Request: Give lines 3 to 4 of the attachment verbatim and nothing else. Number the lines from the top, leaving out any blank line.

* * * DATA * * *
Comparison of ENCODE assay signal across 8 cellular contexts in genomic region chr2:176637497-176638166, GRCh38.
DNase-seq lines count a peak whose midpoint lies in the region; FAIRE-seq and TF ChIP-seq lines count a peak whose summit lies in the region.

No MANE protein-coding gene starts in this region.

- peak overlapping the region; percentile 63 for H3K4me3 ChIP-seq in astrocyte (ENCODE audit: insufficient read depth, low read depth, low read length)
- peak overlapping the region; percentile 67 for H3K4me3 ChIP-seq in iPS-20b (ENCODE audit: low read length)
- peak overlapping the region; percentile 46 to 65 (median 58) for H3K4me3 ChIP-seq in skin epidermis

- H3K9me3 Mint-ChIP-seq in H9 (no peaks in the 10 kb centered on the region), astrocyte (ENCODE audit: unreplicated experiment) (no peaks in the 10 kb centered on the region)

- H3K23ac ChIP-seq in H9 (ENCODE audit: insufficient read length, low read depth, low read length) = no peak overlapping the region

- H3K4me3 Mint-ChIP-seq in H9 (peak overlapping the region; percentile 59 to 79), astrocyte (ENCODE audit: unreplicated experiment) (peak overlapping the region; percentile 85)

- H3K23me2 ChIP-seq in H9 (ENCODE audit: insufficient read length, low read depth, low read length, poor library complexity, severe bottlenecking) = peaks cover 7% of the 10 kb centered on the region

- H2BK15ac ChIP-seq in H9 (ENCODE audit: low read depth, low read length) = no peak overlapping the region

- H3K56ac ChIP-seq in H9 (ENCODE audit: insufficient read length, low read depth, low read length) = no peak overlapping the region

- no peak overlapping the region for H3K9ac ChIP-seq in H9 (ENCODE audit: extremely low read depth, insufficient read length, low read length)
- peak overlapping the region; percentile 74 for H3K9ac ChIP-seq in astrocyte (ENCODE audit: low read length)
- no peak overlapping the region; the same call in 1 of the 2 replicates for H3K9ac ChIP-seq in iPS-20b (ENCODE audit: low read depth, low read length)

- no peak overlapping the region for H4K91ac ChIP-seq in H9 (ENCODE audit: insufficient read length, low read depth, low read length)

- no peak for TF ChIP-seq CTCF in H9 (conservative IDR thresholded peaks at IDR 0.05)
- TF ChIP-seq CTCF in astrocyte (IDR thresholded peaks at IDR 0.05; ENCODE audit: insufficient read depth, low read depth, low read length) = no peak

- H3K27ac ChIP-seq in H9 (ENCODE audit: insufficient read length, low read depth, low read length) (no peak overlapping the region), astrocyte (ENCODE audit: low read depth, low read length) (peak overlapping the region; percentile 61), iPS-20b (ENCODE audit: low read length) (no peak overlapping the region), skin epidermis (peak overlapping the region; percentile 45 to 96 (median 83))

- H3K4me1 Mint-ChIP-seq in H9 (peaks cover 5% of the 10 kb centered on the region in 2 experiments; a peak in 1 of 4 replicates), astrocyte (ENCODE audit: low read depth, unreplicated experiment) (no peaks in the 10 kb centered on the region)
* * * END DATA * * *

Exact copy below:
No MANE protein-coding gene starts in this region.

- peak overlapping the region; percentile 63 for H3K4me3 ChIP-seq in astrocyte (ENCODE audit: insufficient read depth, low read depth, low read length)